Sabine Mts. T1VUL.1. environs of Rome. 365
other remains. By the present entrance are two more Theatres, and other
ruins, commonly called a Nymphaeum and Palaestra. The proper designa¬
tions of these, as well as the other remains, are far from being ascertained
with precision, especially as the plan of the whole establishment appears
to have been dictated by mere caprice.
The road ascends somewhat rapidly from the tomb of the Plautii
in windings which pedestrians may cut off. It passes the Tempio
della Tosse (p. 367), and reaches the gate of Tivoli below the Villa
Tivoli. — 'Regina , in the piazza, R. 2, D. 3'/2-4 fr.; Pace, also in
the town; Sibilla, beautifully situated near the temples, with view, R.
1-2 fr. according to bargain, pension 5 fr.
Donkeys and Guides to the waterfalls and back by the opposite bank,
i'/sfr. (3-4 fr. are generally demanded at first). Their services may well be
Tivoli, the Tibur of antiquity, existed, according to tradition,
as a colony of the Siculi long before the foundation of Rome. In
B.C. 380 Camillus subjugated Tibur along with Praneste, after
which it formed a member of the league of the Latin towns allied
with Rome. Hercules and Vesta were especially revered at Tibur.
Many of the Roman nobles, including Maecenas, and the emperor
Augustus himself, founded beautiful villas here ; under Hadrian the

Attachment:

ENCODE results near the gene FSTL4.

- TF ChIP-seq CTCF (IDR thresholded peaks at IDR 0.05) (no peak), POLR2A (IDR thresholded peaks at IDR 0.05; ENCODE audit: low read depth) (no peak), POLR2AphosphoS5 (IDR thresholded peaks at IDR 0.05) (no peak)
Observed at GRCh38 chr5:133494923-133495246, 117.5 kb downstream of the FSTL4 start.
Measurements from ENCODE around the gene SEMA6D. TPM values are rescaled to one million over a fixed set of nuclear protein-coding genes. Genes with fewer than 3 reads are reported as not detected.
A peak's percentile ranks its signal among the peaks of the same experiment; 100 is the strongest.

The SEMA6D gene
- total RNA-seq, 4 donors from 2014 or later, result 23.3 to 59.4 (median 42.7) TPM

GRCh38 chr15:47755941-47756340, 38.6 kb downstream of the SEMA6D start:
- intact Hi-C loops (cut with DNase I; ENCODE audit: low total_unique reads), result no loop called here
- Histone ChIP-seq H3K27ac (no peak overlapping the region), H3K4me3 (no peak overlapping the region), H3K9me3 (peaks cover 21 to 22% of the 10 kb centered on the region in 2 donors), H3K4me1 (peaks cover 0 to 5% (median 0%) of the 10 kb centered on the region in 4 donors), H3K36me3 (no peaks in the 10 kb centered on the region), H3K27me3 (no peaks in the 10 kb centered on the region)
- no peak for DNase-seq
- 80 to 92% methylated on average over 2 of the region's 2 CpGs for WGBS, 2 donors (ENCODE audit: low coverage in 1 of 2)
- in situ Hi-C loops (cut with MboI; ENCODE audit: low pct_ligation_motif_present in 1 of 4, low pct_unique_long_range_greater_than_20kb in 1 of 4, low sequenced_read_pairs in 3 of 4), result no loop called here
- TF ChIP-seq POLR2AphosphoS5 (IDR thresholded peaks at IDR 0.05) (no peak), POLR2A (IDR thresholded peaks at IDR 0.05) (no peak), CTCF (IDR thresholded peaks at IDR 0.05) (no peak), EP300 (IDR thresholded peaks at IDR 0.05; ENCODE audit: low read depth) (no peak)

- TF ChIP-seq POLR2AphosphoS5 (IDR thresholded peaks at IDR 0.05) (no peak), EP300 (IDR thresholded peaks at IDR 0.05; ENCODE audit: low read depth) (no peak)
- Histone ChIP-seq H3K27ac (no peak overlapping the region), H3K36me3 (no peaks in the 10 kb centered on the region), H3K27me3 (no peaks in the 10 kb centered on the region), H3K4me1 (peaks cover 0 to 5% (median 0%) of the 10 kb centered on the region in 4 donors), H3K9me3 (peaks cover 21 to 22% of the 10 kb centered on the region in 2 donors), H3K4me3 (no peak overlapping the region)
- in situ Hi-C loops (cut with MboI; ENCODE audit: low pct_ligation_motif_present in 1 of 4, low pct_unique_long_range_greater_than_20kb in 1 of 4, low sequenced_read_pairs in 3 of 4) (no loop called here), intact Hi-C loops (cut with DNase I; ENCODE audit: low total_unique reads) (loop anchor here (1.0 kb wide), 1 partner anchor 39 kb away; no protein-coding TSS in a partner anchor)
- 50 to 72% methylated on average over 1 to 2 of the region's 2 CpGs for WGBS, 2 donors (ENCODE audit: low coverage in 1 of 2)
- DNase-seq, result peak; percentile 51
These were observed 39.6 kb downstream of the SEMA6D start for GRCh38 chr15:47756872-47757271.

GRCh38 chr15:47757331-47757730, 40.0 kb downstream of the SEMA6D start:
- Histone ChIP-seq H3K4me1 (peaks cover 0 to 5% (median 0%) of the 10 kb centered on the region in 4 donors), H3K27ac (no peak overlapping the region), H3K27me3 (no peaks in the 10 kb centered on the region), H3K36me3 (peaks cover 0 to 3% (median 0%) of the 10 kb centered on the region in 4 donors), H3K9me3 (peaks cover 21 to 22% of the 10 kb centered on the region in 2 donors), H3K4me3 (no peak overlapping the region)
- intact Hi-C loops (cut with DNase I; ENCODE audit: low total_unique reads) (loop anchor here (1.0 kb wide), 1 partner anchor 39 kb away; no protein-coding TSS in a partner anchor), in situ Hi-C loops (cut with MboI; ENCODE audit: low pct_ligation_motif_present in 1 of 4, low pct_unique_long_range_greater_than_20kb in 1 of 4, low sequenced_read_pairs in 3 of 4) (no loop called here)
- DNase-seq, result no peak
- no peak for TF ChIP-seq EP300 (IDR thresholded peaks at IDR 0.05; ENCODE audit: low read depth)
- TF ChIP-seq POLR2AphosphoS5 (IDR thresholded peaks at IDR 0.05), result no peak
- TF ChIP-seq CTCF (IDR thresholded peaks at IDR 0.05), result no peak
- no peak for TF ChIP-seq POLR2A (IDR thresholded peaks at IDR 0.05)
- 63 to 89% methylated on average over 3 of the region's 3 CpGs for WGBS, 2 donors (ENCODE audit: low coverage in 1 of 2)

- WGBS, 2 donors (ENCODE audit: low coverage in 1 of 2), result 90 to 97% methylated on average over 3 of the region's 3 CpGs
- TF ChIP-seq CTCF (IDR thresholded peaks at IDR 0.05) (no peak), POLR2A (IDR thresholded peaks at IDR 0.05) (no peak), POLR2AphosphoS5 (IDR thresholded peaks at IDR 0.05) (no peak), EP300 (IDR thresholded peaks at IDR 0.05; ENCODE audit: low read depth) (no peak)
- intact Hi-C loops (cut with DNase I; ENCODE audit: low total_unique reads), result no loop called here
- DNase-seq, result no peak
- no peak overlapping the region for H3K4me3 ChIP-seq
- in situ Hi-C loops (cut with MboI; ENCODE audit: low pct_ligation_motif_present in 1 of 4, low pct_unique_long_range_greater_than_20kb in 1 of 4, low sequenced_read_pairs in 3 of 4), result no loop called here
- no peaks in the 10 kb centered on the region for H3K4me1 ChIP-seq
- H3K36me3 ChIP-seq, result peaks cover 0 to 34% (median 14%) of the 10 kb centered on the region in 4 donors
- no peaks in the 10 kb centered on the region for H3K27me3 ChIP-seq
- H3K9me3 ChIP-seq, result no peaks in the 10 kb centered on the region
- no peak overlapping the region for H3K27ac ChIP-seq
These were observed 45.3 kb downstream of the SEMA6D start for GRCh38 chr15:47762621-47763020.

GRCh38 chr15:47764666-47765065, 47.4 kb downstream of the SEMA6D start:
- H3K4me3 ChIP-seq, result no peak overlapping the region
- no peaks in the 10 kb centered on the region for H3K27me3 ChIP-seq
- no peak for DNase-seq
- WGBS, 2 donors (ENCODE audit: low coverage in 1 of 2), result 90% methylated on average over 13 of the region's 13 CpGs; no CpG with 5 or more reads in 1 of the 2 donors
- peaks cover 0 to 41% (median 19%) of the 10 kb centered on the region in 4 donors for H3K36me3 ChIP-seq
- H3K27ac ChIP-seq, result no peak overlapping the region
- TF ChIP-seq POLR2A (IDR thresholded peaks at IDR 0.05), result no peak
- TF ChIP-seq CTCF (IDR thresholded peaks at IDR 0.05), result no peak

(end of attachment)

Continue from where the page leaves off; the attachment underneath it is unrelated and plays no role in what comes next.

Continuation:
splendour of the place attained its climax; and in the middle ages
it participated in the fate of Rome. In 1460 Pius II. founded the
citadel on the ruins of the amphitheatre. The modem town (7000
inhab.), with its narrow streets, offers few attractions beyond its
charming situation. It is moreover somewhat damp and windy,
especially in spring.
From the piazza, where the diligence office is situated, we pro¬
ceed in a straight direction to a small piazza near the bridge, by
which the high-road to Vicovaro, Subiaco, etc. (p. 367) crosses the
Anio above the falls. The Vicolo della Sibilla here leads to the,
left to the inn of that name (on the right), in the court of which is
situated the beautiful *Temple of the Sibyl, a circular edifice,
surrounded by a colonnade of eighteen Corinthian columns, ten of
which are preserved. This temple, called by other authorities that
of Vesta, or of Hercules Saxanus, was used as a church in the mid¬
dle ages, whence the round niche in the interior. The door and
windows contract at the top. It stands on a rock above the water¬
falls, of which it commands an admirable *View. — Close to the
Sibyl Inn is a small piazza with the church of S. Giorgio, which has
been incorporated with another fine old ancient temple of oblong
shape , with four Ionic columns in front, supposed to have been
dedicated to Tiburtus, or to the Sibyl.
The ruins visible from the projecting rock near the temple of
the Sibyl to the right, were caused by a serious inundation in 1826,
which carried away part of the village. To prevent the recurrence
of a similar disaster, a new course was formed for a part of the
water of the Anio, by the construction of two shafts through the